Scottish Marine and Freshwater Science Vol 7 No 11
This report describes carefully controlled laboratory based experiments conducted to consider the potential impact of pile driving noise on Atlantic salmon behaviour and physiology. It is divided into two sections - Part 1: Audiometry, using Auditory Evoked Potentials (AEP) to Determine Hearing Thresholds of a Number of Cohorts of Salmon and Part 2: The Impact of Pile-Driving Playback on the Behaviour and Physiology of Atlantic salmon (Salmo salar).
Data and Resources
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2013-03-01 to 2013-03-31
UK Open Government Licence (OGL)
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Part 1: Three groups of fish were tested: 1) Wild Post-Smolt: Ten post-smolt collected in traps in the River Tay as seaward migrating smolt and held for one year in a 1.5 m diameter circular tank indoors (LT1 Tank 3). Standard Length (SL) 273.5 ± 11.3 mm (mean ± SE) and Fork Length (FL) 288.7 ± 12.1 mm. 2) Captive Post-Smolt: Ten post-smolt reared since hatching in captivity from wild stock eggs and held outdoors in a 1.5 m diameter circular tank outdoors (Outdoor Tank 16). SL 294.0 ± 11.4 mm, FL 312.0 ± 11.4 mm. 3) Captive Adults: Ten adult salmon reared since hatching in captivity from wild stock eggs and held in a 15 m long tank (Dumbell). SL 379.0 ± 15.0 mm, FL 401.5 ± 15.7 mm. To assess hearing sensitivity of fish from the three test cohorts, the Auditory-Evoked Potentials (AEP) technique was used, which is a non-invasive electrophysiological measure of the synchronized brain response to auditory stimuli. Part 2: 1. Behavioural Experiment - 40 adult Atlantic salmon raised in captivity at the Marine Laboratory following collection as smolts in the wild (trials 1–16) or from a farm (Landcatch Ltd., Ormsary, trials 17-20). The salmon were housed in two outdoor tanks (tanks 2 and 20, respectively). Wet weight was 3595.10 g ± 151.67 (mean ± SE); TL (Total length) 677.63 mm ± 9.04. The outdoor tanks received ambient lighting conditions during the experimental period (May – June). 2. Physiological Experiment - 26 marine-phase salmon that had been fertilised and hatched at the Marine Laboratory from eggs and milt from broodstock at Aultbea, were housed in one indoor tank (tank room two) for the duration of the experiment (June-September). The indoor tank was lit by low intensity green lamps. Wet Weight was 1319.48 g ± 62.82; TL 480.17 mm ± 5.37. All holding tanks received running seawater with a constant temperature of 10?C, with aerators maintaining dissolved oxygen levels. Acoustic conditions in the holding tanks were measured using a calibrated omnidirectional HTI-96-MIN hydrophone (frequency response = 2–30,000 Hz, sensitivity = -165 dB re 1V/µPa), positioned 10cm above the bottom of the tank (water depth: 1 m), and a Sony PCM-M10 24-bit recorder (96 kHz sampling rate). Root Mean Square (RMS) noise levels, analysed using SASLab Pro v4.5.2 (Avisoft Bioacoustics, Berlin) were 134.54 (Outdoor tank two) and 130.77 (Indoor tank 2) dB re 1µPa (full spectra, 1 sec averaging, 15 sec recording).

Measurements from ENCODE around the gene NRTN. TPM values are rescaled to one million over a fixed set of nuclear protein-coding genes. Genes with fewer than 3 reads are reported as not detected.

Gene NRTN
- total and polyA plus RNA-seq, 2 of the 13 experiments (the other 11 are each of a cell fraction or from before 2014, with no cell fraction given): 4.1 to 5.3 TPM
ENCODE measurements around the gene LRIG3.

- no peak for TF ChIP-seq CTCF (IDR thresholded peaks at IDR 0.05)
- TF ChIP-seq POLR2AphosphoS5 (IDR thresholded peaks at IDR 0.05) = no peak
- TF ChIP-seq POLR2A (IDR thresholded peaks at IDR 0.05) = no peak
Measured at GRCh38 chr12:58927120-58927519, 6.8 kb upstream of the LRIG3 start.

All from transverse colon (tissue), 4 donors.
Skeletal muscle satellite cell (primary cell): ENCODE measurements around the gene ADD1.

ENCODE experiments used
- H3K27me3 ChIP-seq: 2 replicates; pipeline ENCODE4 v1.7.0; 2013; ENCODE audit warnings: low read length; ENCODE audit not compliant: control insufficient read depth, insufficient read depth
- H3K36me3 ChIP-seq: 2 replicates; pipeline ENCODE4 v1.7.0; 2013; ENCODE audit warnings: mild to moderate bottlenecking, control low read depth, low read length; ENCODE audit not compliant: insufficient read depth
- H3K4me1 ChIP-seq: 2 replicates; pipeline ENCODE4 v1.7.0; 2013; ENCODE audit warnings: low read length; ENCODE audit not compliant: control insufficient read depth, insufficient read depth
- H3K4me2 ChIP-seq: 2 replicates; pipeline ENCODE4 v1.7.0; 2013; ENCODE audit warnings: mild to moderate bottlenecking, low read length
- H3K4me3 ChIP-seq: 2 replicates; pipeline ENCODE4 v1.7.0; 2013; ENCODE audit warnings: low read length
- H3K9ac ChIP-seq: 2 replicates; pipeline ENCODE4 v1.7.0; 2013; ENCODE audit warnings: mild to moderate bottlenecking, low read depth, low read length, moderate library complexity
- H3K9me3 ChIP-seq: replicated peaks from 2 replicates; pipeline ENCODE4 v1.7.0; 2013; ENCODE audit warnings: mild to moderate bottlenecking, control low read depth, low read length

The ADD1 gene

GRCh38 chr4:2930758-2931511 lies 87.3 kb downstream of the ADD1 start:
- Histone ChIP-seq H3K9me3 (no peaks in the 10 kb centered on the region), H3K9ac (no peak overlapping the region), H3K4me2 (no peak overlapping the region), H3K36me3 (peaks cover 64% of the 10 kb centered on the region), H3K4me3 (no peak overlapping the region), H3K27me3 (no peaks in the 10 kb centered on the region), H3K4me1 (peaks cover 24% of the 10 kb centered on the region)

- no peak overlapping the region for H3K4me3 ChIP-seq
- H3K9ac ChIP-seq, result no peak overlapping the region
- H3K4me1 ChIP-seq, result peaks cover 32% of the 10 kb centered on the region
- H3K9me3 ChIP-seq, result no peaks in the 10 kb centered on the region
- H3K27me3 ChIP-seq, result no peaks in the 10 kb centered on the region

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Marine Scotland Science
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